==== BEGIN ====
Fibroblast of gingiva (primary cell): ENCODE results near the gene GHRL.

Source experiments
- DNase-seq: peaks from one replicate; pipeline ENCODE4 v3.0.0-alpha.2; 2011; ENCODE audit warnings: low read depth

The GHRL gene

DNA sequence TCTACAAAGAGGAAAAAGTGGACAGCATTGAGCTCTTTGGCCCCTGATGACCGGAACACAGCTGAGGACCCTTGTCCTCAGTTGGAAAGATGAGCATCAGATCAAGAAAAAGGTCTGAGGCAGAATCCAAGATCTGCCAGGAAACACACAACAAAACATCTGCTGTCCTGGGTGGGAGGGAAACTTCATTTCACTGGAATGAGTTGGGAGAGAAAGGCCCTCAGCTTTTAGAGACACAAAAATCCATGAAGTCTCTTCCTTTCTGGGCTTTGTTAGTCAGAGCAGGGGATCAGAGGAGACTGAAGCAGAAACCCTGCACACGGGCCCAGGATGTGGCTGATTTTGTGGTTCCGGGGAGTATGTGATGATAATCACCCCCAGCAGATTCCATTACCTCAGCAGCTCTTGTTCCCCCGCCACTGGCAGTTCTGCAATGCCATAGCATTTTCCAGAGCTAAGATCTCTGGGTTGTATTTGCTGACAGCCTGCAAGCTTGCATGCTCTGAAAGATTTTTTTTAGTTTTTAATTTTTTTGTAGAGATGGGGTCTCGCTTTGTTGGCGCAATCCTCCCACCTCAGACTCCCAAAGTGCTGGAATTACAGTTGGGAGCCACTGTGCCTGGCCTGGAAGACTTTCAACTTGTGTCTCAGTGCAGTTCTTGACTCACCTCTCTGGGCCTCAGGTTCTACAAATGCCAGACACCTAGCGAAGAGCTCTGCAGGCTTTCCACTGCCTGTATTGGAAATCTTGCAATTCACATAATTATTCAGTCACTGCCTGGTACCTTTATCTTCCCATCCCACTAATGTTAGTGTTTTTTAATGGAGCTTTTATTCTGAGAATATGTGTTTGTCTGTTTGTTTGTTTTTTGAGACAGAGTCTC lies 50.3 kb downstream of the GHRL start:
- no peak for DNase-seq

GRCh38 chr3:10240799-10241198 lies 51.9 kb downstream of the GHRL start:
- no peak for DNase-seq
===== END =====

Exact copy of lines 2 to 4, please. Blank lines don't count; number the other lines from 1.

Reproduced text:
Source experiments
- DNase-seq: peaks from one replicate; pipeline ENCODE4 v3.0.0-alpha.2; 2011; ENCODE audit warnings: low read depth

The GHRL gene